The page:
Resources for neighbourhoods

Find out about getting to know your neighbours, planning a local project, keeping your street tidy and safe, and preparing for emergencies.

People talking on deck.
Get to know your neighbours

Guides, tips and resources

These resources provide ideas to start or maintain connections in your local community.

Neighbours contact cards

Use these cards to record your neighbours' names and / or support person's details. Keep a card in your wallet ready for use in a crisis or civil defence emergency. You never know when you may need to call upon your neighbours.

Printable neighbour contact card (1MB PDF)

Call us on 04 499 4444 to have some neighbours cards sent to you. Alternatively, you can pick the cards up from:

  • Community Centres
  • Libraries
  • Recreation Centres
  • Wellington City Council Service Centre, 12 Manners Street.

Offer of Support Cards

This is a neighbourly gesture inspired by a worldwide movement to help those living close-by who might be in self isolation. You can download the card, print it out, fill it in and drop it in your surrounding mailboxes. If you’re willing and able, this is great way to let your neighbours know that you’re there for them, should they need groceries picked up, mail delivered or just a friendly chat.

Support card (329KB PDF)

Neighbourhood resources register

Make a register of people's skills and needs, and the resources in your neighbourhood, so you can be ready to help each other out.

Neighbourhood resources register (203KB PDF)

What is a 'resilient' neighbourhood and how do you get one?

A resilient neighbourhood is one that's prepared for anything – from a power outage to an earthquake.

What's a 'resilient' neighbourhood? (176KB PDF)

Knowing your neighbours

Knowing your neighbours is good for your mental and physical health, and for everyone that lives around you. It is a key step in building your community resilience and finding ways to build social support around you.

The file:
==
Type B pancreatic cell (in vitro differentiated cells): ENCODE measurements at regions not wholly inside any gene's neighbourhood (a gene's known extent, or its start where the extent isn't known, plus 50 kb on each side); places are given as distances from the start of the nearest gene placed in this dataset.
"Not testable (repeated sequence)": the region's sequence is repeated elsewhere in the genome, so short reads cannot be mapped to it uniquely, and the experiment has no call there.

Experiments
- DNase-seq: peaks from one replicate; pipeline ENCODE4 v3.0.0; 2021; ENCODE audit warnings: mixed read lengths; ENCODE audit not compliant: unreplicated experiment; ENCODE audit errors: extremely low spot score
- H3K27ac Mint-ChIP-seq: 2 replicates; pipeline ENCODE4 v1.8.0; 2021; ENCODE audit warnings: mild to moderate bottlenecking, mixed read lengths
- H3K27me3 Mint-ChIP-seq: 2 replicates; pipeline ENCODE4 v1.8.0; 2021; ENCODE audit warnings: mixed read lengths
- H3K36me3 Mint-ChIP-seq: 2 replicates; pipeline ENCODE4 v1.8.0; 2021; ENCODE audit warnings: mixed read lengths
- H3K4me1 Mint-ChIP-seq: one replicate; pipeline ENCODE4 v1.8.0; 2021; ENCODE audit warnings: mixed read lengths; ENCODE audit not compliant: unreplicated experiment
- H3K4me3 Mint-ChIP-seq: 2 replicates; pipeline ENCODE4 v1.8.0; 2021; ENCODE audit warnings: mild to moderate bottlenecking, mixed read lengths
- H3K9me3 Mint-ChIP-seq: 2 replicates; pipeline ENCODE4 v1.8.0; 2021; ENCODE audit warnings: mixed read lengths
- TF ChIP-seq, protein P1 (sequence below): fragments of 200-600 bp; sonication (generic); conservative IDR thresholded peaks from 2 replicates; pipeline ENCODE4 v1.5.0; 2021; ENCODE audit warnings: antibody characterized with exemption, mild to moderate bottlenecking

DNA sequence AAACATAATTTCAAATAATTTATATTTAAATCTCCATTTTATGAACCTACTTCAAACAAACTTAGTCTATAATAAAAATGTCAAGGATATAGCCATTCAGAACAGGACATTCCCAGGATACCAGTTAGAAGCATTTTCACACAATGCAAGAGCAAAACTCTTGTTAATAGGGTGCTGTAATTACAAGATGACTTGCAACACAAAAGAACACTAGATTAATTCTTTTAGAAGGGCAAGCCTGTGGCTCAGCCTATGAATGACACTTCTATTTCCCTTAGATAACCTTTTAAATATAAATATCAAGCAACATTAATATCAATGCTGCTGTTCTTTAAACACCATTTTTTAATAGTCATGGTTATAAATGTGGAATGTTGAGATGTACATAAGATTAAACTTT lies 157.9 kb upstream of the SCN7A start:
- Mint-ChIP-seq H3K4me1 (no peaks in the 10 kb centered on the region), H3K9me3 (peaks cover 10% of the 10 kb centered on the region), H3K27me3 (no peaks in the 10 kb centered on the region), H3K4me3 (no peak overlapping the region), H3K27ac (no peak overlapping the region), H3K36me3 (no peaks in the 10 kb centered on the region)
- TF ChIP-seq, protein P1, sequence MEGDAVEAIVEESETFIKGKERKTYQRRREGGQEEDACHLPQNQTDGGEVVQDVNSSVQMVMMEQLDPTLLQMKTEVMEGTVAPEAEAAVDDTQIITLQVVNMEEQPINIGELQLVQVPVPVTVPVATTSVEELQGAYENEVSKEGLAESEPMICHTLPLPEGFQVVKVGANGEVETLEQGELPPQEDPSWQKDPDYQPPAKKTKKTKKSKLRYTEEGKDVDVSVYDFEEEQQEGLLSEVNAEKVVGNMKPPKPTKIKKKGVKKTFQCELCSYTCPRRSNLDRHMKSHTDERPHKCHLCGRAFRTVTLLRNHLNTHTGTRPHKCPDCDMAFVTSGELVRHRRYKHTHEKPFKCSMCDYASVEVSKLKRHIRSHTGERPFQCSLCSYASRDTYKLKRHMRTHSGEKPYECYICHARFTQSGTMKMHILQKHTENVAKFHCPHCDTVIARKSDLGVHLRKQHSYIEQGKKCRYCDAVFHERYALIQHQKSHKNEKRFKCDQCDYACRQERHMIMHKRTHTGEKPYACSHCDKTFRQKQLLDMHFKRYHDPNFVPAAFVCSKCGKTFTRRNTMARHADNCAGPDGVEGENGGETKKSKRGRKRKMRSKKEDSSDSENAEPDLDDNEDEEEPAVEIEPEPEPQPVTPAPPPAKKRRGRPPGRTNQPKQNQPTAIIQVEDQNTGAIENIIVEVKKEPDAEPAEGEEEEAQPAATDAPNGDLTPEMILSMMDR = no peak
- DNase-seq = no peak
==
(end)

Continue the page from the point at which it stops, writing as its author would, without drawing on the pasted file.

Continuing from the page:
Find small ways of reaching out to neighbours, creating or joining online neighbourhood groups, and setting up ways of supporting each other. Our Neighbours Day page also has some good ways that you can get more involved in your neighbourhood. And when you’re ready to get together or organise activities with your neighbours, our Getting Together Guide has some simple steps to get your started. You can also print off one of our customisable event posters to put up around your neighbourhood, or pick up these helpful mailbox invite cards to invite your neighbours to your activity or event. 

Getting Together Guide (22MB PDF) 
Printable event poster (2.7MB PDF)
Mailbox invite card (4.4MB PDF)

Join your local Neighbourhood Support group at

Emergency preparedness

The Council works with the Wellington Region Emergency Management Office (WREMO) to support emergency preparedness in the community. WREMO works directly with individuals and organisations to improve their readiness for emergencies.

See this handy poster to remind you of what to do in the event of an earthquake. This includes alternatives if you can’t do the standard 'drop, cover, hold' for mobility reasons. You can also see a list of items to store in your emergency kit.

In most emergencies you should be able to stay at home, so make sure you have everything you need for at least three days.

For more information how you or your community can get prepared, see: Get your community ready - WREMO.

Funding for neighbourhood projects

The Council's funding team can help with grant applications, and proposals for neighbourhood projects that aim to encourage community preparedness and strengthen local connectedness in a way that is sustainable and has ongoing benefit.

For more information, visit out Funding section.

Event planning and support

The Council supports and promotes events of all sizes in Wellington City – from major corporate-sponsored events to smaller community events and programmes. Our City Events Team can give you advice and has equipment and resources to help you with your event.

Find out more about event planning and support.

Kai cookers

You can borrow a kai cooker to help with catering for neighbourhood and community events (bond and fee may apply).

The MultiKai cooker has four baskets and can cook for up to 40 people. The cooker was originally designed as an alternative to produce a hangi as close as possible to a traditional Maori ground hangi.

Kai cookers are available from: